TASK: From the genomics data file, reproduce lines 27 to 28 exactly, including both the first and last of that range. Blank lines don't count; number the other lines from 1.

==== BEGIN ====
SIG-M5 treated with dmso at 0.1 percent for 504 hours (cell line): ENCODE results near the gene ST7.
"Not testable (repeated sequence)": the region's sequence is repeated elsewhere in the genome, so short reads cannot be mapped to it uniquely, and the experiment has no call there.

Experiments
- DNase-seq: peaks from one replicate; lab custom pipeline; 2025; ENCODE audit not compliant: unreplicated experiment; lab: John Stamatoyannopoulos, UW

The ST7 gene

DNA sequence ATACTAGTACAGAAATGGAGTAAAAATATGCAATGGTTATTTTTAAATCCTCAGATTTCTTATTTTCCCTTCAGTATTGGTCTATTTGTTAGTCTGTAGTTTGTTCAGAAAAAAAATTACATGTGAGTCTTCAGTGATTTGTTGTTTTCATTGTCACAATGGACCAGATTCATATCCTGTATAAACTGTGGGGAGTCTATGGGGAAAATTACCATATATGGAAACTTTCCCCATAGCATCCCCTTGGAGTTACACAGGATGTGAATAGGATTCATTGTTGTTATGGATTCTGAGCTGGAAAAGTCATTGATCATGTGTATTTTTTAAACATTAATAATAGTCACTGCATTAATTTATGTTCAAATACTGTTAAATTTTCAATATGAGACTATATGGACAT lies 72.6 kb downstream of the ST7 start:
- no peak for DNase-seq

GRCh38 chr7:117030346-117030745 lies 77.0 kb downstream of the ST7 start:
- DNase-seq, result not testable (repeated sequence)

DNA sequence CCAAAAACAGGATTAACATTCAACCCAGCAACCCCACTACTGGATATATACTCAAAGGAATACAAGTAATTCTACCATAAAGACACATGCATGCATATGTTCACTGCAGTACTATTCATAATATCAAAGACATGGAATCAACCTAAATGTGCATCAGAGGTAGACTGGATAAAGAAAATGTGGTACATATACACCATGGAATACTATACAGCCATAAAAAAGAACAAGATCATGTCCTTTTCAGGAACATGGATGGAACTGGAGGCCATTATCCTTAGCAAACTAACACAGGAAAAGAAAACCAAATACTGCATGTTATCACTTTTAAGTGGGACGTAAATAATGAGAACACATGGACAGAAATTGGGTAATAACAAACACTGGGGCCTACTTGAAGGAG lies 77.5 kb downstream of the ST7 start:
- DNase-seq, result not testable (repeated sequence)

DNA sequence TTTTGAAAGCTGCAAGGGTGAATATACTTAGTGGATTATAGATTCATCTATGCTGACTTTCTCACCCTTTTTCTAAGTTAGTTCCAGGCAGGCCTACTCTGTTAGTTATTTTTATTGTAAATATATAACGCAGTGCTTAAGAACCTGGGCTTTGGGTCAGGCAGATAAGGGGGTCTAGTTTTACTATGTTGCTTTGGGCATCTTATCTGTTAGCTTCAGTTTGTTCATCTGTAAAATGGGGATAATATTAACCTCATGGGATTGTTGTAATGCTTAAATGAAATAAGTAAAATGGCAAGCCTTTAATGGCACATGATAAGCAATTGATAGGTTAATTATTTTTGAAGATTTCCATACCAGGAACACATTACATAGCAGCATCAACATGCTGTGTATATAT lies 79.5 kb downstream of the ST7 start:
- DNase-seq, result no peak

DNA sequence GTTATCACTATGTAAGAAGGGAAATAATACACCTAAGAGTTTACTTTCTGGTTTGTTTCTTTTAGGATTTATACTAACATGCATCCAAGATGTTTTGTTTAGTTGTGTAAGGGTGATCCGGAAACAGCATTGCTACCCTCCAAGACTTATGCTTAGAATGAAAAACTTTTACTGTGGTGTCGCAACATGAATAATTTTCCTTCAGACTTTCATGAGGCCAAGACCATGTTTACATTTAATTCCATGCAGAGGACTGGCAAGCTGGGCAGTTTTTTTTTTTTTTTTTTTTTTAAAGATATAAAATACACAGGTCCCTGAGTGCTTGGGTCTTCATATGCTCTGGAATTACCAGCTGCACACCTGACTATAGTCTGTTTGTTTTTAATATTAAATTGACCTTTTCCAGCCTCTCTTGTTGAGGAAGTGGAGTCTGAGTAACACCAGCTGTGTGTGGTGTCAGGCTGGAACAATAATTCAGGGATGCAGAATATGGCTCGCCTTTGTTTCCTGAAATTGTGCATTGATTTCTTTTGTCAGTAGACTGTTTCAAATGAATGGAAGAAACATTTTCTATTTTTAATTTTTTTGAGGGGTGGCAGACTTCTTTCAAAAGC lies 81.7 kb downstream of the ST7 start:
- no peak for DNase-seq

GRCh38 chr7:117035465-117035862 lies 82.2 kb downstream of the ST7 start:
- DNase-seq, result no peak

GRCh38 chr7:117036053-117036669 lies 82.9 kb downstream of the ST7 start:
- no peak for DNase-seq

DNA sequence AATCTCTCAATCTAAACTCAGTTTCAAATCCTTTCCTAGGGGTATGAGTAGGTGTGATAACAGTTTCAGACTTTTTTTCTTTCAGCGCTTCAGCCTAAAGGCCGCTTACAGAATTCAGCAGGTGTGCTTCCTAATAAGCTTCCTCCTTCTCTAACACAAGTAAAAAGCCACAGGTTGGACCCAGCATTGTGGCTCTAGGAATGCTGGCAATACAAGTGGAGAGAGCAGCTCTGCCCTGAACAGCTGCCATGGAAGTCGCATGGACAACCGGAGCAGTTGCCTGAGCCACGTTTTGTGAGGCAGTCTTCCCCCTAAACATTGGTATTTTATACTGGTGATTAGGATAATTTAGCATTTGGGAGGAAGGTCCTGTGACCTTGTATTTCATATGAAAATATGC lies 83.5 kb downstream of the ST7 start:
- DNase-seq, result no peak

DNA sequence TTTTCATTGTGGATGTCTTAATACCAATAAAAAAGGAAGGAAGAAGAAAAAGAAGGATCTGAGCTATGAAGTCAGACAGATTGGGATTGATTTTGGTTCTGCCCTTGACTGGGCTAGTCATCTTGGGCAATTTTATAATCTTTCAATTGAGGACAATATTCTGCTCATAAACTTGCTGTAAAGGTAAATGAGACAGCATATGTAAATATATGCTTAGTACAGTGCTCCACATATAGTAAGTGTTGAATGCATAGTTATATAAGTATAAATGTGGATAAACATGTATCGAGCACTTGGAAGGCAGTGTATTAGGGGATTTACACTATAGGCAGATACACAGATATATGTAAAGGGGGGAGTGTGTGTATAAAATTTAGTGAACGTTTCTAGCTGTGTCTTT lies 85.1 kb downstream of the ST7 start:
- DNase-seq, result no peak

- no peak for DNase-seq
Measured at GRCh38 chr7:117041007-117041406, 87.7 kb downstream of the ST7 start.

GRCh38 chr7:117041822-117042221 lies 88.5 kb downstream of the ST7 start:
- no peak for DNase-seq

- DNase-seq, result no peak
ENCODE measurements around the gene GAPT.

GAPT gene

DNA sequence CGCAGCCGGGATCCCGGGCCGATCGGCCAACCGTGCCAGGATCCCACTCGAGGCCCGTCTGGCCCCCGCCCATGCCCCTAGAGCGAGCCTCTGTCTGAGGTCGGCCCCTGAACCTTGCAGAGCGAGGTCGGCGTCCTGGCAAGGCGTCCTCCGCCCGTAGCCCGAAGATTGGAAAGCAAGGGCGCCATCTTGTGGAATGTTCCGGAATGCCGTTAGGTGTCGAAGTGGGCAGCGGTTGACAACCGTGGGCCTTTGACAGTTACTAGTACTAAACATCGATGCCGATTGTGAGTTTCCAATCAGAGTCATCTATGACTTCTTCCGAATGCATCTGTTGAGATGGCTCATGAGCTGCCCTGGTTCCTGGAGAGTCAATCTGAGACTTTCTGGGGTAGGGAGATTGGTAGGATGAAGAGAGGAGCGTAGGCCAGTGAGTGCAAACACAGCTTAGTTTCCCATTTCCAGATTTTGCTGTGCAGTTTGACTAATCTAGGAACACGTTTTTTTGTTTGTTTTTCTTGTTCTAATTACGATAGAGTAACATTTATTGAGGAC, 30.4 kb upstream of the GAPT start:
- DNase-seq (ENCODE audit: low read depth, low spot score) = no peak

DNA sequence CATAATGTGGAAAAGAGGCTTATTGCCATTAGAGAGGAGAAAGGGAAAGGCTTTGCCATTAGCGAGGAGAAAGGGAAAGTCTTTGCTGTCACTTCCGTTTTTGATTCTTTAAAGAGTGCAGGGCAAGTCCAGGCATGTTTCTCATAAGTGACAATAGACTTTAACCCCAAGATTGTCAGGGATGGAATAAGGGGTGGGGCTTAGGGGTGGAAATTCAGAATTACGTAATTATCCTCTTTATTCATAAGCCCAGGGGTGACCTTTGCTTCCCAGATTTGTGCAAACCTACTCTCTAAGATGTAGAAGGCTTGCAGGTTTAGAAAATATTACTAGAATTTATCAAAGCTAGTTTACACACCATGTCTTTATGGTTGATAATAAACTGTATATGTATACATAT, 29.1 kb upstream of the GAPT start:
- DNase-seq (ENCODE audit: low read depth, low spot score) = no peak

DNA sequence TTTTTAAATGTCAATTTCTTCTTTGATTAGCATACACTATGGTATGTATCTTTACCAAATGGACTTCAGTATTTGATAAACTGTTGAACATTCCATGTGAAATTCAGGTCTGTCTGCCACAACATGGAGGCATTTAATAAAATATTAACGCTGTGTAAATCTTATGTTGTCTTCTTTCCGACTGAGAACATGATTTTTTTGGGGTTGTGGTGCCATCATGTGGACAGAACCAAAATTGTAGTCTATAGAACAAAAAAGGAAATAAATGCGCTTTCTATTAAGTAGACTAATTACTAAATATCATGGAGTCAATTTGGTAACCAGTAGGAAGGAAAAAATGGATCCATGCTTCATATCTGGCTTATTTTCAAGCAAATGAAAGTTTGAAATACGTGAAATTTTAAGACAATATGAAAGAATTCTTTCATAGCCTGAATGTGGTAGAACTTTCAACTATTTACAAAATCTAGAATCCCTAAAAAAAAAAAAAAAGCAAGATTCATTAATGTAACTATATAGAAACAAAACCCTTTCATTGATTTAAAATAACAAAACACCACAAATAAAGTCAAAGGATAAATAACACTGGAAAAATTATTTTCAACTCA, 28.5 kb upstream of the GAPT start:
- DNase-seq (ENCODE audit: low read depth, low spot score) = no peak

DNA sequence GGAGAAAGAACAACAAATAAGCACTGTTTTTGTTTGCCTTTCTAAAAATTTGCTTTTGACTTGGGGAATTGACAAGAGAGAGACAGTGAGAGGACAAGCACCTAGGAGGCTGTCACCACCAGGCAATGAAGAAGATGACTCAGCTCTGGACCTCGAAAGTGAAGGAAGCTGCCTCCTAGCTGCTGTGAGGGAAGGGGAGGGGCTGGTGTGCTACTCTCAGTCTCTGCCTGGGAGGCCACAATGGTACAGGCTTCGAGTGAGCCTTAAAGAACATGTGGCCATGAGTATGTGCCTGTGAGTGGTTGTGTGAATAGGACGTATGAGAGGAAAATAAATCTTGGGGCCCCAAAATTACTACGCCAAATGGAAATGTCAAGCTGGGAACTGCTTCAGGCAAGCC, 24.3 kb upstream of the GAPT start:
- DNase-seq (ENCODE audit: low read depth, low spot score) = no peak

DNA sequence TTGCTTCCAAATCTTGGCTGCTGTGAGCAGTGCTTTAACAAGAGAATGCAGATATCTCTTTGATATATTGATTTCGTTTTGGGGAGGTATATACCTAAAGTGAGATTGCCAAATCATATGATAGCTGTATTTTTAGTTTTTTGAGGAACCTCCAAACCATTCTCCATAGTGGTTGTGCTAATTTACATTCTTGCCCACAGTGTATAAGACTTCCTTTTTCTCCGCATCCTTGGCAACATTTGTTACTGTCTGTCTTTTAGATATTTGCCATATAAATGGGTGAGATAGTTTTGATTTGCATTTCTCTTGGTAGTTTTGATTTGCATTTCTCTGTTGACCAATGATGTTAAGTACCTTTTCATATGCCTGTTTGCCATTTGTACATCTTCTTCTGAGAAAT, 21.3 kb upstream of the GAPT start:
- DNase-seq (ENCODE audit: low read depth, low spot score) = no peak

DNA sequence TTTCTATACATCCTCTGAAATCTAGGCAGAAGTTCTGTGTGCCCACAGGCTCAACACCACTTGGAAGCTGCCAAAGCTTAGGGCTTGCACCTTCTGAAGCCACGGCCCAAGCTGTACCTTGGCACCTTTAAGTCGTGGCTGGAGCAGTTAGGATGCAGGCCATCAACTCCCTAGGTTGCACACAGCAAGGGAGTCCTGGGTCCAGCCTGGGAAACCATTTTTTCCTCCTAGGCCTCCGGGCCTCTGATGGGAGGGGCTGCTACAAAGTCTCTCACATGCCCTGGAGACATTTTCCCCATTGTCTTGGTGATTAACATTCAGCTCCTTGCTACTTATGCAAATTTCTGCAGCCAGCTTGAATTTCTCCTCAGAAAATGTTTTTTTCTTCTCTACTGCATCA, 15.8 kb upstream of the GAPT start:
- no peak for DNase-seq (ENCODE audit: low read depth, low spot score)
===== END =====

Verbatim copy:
- no peak for DNase-seq

- DNase-seq, result no peak